• Those with limited professional education are likely to provide lower quality education, and the fact that they are deployed in rural, understaffed schools means that children’s attainment levels are adversely affected, further emphasising rural–urban inequalities.
  • However, several countries are making progress toward having and recruiting well-trained teachers in primary schools.
  • However, many educated teachers do not demonstrate the desired teaching approaches.
  • Possible reasons for this could be the poor teaching conditions that teachers are exposed to, such as lack of accommodation, physically inadequate classrooms, a lack of furniture and teaching materials, and a high pupil–teacher ratio, all of which make it impossible to apply their newly learned teaching skills.
  • Due to low salaries and poor conditions of service in most of Sub-Sharan Africa, the status of the teaching profession is declining.
  • This ultimately leads to severe retention problems coupled with high rates of absenteeism.

Conclusions

  • The abolition of primary school tuition fees in the mid-1990s has had a positive effect on allowing more children access to basic education.
  • The increased number of pupils leads to challenges such as a lack of classrooms and appropriate furniture, a lack of resources such as student books and teachers’ manuals, and lack of trained teachers all of which ultimately lead to questions about the quality of the education offered.
  • A further issue identified was the lack of morale experienced by teachers due to low salaries, lack of incentives for progression in the profession, and generally poor working conditions.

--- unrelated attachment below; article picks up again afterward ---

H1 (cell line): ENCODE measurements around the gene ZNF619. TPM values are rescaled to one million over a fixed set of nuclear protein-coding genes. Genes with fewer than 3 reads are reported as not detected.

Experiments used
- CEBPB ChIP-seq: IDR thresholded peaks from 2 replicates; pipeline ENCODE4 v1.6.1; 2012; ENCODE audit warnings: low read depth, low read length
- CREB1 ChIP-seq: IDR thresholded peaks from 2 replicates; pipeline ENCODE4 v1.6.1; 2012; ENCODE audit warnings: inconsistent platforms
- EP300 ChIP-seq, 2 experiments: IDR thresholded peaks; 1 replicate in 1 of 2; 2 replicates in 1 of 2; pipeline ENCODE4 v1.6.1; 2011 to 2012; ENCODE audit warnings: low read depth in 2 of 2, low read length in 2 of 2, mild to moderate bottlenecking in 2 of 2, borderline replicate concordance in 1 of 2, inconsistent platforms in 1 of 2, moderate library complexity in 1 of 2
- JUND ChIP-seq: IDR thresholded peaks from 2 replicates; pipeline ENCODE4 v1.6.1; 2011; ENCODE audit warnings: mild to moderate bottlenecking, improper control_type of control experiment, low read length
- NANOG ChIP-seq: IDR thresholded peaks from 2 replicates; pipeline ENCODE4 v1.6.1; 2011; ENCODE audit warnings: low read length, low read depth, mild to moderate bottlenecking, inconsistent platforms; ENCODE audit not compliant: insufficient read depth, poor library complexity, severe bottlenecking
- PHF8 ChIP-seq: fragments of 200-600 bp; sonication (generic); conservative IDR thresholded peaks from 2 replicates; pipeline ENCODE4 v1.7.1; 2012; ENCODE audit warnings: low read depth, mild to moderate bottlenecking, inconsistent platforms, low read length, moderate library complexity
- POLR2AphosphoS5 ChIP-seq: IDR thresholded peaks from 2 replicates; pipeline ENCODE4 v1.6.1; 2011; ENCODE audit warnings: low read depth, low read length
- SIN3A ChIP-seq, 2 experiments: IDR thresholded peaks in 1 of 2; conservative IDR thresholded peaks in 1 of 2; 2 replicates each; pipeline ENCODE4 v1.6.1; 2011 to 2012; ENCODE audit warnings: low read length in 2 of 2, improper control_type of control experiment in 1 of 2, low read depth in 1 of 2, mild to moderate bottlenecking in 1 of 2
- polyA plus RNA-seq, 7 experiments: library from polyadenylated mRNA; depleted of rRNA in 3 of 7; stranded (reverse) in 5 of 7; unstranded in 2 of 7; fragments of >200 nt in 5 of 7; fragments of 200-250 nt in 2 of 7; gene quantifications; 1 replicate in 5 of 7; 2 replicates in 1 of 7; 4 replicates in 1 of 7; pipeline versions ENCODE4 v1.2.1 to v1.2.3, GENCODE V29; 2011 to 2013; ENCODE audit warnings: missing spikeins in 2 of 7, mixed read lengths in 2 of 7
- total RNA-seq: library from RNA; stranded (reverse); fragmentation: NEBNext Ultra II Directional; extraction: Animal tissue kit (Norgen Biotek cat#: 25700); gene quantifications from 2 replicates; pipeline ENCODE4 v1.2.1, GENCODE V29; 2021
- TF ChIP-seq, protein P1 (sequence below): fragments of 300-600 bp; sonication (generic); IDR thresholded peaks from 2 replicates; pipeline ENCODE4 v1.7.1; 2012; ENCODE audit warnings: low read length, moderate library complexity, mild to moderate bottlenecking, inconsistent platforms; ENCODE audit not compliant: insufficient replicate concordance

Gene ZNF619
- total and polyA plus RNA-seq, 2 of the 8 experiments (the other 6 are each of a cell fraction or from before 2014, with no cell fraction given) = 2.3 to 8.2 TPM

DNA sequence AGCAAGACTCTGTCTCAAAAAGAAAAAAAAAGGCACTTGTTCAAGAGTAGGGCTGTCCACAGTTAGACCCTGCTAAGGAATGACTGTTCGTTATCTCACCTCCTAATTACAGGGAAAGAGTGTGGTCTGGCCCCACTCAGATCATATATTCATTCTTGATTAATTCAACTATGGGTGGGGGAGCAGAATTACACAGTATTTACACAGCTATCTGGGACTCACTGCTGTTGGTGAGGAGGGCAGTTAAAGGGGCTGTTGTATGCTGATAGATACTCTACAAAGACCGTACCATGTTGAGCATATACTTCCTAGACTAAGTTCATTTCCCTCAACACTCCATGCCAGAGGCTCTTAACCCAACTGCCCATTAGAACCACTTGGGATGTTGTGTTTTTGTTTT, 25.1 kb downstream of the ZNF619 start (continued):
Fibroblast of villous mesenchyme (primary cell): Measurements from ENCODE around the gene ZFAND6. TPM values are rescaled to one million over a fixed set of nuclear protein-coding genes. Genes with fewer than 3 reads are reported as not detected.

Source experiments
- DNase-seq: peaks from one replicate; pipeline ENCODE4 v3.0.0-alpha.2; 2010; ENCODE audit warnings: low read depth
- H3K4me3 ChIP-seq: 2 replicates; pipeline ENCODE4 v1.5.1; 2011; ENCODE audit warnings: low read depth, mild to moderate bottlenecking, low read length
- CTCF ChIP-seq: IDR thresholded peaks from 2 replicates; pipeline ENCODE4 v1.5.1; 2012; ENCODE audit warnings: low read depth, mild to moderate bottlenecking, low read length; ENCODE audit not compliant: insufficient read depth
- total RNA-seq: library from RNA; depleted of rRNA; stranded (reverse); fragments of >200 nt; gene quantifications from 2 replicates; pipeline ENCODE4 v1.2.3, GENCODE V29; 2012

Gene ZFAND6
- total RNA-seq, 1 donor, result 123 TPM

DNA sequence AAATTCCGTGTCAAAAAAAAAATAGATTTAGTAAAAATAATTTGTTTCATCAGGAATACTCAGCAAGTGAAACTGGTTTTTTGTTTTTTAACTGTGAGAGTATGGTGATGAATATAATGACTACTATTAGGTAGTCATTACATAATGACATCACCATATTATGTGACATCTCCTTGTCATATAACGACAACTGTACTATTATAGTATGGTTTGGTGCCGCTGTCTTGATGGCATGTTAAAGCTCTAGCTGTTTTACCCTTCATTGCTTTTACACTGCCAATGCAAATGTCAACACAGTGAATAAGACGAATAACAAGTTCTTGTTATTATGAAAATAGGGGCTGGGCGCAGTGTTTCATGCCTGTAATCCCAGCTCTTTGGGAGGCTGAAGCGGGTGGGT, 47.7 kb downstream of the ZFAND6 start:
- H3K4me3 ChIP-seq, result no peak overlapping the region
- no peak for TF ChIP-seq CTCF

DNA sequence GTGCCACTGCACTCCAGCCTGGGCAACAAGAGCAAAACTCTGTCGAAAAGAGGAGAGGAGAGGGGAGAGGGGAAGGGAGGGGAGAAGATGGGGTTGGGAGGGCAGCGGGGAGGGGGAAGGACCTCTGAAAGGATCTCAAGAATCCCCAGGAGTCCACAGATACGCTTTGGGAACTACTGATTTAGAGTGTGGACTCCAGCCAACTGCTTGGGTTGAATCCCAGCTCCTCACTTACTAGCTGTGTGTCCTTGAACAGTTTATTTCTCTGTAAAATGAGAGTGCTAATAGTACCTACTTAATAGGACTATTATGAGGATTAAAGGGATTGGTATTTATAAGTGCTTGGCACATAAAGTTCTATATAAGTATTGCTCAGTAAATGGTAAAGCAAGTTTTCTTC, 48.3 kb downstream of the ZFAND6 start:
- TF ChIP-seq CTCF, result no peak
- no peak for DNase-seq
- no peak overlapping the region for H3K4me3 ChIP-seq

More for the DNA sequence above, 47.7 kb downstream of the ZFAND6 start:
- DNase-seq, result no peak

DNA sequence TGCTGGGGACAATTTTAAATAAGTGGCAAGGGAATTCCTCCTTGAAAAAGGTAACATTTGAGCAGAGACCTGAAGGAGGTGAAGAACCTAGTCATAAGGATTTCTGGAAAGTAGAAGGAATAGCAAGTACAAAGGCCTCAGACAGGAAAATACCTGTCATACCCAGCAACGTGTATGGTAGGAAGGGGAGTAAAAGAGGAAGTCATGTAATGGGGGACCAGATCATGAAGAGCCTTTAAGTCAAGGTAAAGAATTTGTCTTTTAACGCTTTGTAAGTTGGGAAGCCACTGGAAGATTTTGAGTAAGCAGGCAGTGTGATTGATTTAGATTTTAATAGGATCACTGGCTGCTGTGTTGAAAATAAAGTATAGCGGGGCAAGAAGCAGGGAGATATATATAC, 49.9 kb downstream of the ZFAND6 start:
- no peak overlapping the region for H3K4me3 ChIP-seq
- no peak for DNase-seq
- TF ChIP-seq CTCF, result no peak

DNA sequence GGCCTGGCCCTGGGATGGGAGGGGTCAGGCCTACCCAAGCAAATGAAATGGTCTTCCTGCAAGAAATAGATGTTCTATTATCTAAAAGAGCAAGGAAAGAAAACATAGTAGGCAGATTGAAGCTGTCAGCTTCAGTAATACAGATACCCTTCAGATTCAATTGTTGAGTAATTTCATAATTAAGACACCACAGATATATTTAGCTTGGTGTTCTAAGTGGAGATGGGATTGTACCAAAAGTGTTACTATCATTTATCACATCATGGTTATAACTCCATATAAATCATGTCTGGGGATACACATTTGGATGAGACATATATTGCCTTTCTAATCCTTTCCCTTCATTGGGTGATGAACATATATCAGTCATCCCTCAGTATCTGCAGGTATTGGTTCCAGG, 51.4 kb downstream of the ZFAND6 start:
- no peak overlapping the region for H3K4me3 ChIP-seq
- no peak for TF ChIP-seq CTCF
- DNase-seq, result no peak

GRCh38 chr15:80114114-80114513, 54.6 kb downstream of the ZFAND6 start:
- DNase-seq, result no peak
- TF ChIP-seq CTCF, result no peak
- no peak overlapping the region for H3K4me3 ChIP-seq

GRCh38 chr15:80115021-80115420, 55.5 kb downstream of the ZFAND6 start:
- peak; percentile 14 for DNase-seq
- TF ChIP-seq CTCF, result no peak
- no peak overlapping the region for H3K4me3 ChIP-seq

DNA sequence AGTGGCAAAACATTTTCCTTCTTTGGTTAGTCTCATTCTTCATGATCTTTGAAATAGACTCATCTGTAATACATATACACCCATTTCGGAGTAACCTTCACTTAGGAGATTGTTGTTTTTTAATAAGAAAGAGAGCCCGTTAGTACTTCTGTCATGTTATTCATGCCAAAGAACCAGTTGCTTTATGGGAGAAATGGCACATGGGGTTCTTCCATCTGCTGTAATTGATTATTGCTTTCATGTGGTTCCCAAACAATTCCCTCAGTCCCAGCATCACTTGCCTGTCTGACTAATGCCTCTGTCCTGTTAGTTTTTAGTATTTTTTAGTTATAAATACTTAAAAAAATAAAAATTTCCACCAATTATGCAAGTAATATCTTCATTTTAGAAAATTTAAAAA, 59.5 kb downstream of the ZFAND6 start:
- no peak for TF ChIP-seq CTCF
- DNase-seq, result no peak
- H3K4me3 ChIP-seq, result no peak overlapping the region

• This led to high rates of attrition and absenteeism, and to fill the gap governments resorted to cheap labour in the form of volunteers and contract teachers.
  • To fully achieve universal primary education, it is cardinal for governments in the Sub-Saharan region to establish good collective bargaining structures and ultimately to allocate more funding for the construction of new classrooms.
  • Teacher training also requires enhancing to ensure the presence of qualified teaching personnel who can teach not only academic but also vocational subjects to prepare those who drop out with some life skills.
  • The general working conditions of teachers (including salaries, housing, and other incentives) needed to attract teachers to rural areas should be improved.
  • The in-service component of the upgrading programme should be closely monitored and consistently evaluated to allow for adequate mentoring of students.